Kaya: Yes. So like the Yahoo article that I wrote is about my conversion to Islam which I wrote about this so many times now. But anyways they reached out to a girl who used to write for Muslim Girl and she told the editor about me and then the editor she Googled me first to see what my work was and then she asked me to write this story for her and I was super excited about that. I didn't email hard and reach out to her. She contacted me so..
Fousia: That's awesome like your work speaking for itself and who you are speaking for you at people helping you make those connections that's really awesome I think that's something that we discount a lot of times we're just looking at the work that we're doing and trying our best to be the best writer be the best speaker and all those kind of things but we're not looking at our interaction with people and the way we make people feel and I think that's like the biggest networking tip that I can give anybody is to make great connections and just be a good person. And inshallah like that will work for you and your community.
Kaya: That's a really good thing to say. I remember when I've actually got an internship at the state capital in Wisconsin and the guy was actually like a family friend but even then it doesn't matter. The person I interned for I still had to send in an application and my resumé and they had to do a background check on you to even intern there. I learned that summer that it's not about what you know it's about who you know. So networking is very important. Any chance you can.
Fousia: So what are some of your own personal networking tips. I know a lot of sisters. Especially those in hijab have a hard time with it. So what kind of made it easy for you. After you converted to kind of reach out to people or get to know people did that change how you did it. Or... Is it just your personality from the beginning.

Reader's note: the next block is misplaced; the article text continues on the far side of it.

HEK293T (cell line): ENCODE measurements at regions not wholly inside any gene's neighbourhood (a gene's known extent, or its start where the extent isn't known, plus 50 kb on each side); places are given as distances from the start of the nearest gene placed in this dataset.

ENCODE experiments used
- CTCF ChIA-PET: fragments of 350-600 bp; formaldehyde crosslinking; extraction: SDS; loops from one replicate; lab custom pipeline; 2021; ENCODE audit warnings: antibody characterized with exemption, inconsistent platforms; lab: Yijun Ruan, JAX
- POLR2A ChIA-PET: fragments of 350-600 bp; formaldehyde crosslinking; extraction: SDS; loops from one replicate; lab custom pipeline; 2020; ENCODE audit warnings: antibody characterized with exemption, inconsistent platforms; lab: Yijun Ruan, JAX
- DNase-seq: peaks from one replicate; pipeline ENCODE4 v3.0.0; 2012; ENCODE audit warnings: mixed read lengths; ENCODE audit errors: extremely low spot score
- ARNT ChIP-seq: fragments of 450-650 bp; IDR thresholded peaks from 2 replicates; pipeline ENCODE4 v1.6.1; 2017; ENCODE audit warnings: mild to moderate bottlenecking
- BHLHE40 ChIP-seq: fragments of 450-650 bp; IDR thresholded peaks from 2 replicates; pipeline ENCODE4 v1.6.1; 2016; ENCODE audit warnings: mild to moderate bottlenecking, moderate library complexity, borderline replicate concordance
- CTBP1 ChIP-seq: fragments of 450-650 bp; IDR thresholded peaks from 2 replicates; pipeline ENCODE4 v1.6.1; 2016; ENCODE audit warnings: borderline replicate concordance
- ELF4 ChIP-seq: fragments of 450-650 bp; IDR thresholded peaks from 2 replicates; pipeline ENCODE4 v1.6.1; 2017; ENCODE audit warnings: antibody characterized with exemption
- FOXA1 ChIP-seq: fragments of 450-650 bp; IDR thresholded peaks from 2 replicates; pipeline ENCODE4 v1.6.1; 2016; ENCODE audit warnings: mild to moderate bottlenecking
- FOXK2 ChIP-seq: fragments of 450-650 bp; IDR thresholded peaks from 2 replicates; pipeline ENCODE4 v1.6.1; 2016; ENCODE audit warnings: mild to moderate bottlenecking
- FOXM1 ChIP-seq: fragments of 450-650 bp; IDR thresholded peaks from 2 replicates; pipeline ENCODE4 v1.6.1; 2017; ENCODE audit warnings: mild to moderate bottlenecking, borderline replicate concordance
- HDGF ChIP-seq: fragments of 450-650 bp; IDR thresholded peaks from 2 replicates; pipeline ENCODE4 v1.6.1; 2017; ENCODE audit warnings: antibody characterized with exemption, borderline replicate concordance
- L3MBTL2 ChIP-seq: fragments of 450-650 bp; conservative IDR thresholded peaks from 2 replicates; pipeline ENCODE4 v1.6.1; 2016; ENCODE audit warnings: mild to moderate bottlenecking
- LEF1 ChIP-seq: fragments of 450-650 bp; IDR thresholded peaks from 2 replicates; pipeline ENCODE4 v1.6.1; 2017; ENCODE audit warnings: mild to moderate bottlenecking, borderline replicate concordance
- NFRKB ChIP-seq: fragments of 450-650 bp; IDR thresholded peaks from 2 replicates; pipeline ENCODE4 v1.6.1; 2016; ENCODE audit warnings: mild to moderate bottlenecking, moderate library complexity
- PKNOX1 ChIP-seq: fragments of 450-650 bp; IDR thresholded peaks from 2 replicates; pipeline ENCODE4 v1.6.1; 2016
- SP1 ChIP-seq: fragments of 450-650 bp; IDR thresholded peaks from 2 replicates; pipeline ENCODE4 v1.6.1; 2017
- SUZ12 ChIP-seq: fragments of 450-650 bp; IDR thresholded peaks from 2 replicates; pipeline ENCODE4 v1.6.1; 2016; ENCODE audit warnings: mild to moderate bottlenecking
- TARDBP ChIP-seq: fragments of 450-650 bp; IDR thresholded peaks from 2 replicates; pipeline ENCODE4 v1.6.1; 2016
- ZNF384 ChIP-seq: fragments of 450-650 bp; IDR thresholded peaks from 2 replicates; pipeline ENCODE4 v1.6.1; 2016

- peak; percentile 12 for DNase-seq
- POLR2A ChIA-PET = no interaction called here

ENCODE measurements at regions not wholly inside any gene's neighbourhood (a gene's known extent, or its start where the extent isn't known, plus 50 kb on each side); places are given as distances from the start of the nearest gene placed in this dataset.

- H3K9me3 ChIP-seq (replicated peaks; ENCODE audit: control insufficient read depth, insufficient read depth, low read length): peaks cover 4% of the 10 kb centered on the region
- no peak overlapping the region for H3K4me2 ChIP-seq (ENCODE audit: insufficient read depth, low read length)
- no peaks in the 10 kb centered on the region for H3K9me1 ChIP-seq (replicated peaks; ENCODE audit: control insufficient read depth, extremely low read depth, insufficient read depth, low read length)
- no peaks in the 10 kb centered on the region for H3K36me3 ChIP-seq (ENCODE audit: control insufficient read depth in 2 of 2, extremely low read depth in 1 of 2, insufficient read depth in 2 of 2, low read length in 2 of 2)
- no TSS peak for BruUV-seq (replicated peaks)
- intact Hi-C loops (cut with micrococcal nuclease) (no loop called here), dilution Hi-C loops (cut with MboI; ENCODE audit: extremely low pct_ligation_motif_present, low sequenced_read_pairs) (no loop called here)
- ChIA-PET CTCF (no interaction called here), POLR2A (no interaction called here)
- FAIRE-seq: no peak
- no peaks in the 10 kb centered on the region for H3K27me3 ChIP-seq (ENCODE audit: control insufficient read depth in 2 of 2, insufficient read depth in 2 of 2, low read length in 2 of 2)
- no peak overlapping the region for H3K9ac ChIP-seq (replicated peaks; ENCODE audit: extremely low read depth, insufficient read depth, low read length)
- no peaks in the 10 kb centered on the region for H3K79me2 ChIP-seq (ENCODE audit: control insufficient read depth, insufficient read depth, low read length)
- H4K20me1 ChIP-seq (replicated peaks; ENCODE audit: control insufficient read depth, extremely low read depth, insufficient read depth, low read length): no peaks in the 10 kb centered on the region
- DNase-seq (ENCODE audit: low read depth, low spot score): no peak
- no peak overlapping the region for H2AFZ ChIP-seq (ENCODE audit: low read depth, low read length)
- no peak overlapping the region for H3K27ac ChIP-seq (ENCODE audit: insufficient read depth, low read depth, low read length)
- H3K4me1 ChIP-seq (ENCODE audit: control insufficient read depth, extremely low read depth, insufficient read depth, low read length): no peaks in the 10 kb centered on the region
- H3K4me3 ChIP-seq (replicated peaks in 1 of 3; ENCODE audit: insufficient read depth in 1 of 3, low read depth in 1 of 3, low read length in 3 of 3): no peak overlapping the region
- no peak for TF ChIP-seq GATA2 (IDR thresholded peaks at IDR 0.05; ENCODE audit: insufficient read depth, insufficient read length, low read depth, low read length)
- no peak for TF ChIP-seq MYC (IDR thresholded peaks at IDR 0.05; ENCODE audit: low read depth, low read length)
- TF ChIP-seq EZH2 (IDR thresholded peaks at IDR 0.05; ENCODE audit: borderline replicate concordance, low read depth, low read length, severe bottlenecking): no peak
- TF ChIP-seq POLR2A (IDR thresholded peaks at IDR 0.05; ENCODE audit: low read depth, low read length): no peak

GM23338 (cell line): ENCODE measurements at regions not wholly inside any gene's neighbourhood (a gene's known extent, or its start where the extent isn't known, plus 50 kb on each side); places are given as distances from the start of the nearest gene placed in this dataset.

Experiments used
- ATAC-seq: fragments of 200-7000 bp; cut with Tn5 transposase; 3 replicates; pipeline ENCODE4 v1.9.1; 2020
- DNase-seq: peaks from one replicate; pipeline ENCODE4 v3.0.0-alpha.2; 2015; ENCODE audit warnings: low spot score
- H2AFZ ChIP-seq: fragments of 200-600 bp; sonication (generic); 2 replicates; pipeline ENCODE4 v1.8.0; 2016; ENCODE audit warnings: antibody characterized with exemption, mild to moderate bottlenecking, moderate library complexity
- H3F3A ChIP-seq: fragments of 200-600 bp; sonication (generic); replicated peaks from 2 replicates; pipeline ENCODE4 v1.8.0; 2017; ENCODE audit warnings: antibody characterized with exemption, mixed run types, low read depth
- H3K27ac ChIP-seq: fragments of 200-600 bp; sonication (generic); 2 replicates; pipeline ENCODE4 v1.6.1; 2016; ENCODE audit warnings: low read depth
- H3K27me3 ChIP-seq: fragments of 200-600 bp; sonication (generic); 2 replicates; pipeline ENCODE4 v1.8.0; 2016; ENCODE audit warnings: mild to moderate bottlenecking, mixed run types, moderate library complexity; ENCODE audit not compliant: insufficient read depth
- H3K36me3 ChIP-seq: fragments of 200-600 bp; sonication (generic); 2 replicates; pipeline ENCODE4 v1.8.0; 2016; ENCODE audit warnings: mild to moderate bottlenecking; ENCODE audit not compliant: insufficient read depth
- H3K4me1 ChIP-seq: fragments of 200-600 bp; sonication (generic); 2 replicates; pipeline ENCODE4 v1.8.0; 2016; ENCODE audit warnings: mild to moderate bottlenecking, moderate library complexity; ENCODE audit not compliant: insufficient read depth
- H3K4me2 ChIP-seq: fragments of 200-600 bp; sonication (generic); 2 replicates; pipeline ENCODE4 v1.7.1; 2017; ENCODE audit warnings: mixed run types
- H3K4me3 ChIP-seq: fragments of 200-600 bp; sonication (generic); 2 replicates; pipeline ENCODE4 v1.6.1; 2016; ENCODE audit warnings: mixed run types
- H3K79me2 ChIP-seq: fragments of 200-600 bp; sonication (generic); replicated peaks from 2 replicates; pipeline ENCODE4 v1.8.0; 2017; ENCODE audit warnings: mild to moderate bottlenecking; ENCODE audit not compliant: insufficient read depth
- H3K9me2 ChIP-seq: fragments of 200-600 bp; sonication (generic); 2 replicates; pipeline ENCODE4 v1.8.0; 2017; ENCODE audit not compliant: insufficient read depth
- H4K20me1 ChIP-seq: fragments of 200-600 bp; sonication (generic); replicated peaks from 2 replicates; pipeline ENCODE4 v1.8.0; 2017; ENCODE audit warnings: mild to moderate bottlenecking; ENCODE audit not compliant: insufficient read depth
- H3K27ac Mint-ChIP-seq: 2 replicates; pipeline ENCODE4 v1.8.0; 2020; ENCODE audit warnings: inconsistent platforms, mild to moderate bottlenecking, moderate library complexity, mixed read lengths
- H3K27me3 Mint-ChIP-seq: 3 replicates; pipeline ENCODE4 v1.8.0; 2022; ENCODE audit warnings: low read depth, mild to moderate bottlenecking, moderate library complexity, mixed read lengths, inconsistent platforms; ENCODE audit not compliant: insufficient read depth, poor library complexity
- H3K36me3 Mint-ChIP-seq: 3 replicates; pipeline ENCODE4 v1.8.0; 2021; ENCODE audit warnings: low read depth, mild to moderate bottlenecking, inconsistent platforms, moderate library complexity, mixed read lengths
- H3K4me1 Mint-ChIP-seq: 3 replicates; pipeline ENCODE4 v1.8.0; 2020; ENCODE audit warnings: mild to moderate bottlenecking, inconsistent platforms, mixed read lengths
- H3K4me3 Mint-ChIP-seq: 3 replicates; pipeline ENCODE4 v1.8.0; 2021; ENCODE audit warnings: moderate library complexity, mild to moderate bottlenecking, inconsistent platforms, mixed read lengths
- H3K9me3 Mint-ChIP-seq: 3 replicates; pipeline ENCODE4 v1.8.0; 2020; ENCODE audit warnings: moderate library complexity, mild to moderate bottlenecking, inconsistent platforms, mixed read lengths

Kaya: Well this was in college so I didn't use social media much. I didn't use Instagram much like when I was in college. Instagram wasn't as big of a deal as it is now. So I would post on that but. I would every once in a while occasionally like post a picture after I was done praying or something. Like very small but at that time my family still there no I was Muslim. So I was kind of keeping it to myself. But... If I could have started sooner. On growing my Instagram or my social media I would have because that's where a majority of my followers are on Instagram.
Fousia: It's changed to one of those places where you can virtually meet anyone from anywhere in the world and see what they're up to like the work that they're doing how they're benefiting their communities and all that great stuff.
Kaya: And I've met a lot of very interesting amazing people online. I've. Even met like other writers. Or other converts who were able to better read my manuscript. So... A beta reader is somebody that you essentially send chapters to and then they just give you their input. They could even correct grammar or... Morally what I'm looking for though from a beta reader is.. Is what I'm trying to get across good? Is this story good? because I can always have someone edit it professionally.
Fousia: Yes it's just a feedback right? How is the story flowing did you like what I like how the character is developing. Is there something that I missed. So I think friends are really great for that especially those ones who are going to be really honest with you and they write because they can pick up on things that a regular friend who doesn't read that much or write a lot. Wouldn't be able to pick up. So tell us. I love that you're going from writing articles to writing a book. Is this a pivot. Are you going to keep writing articles about Muslim women and converts or are you going to just go to writing these stories and novels now.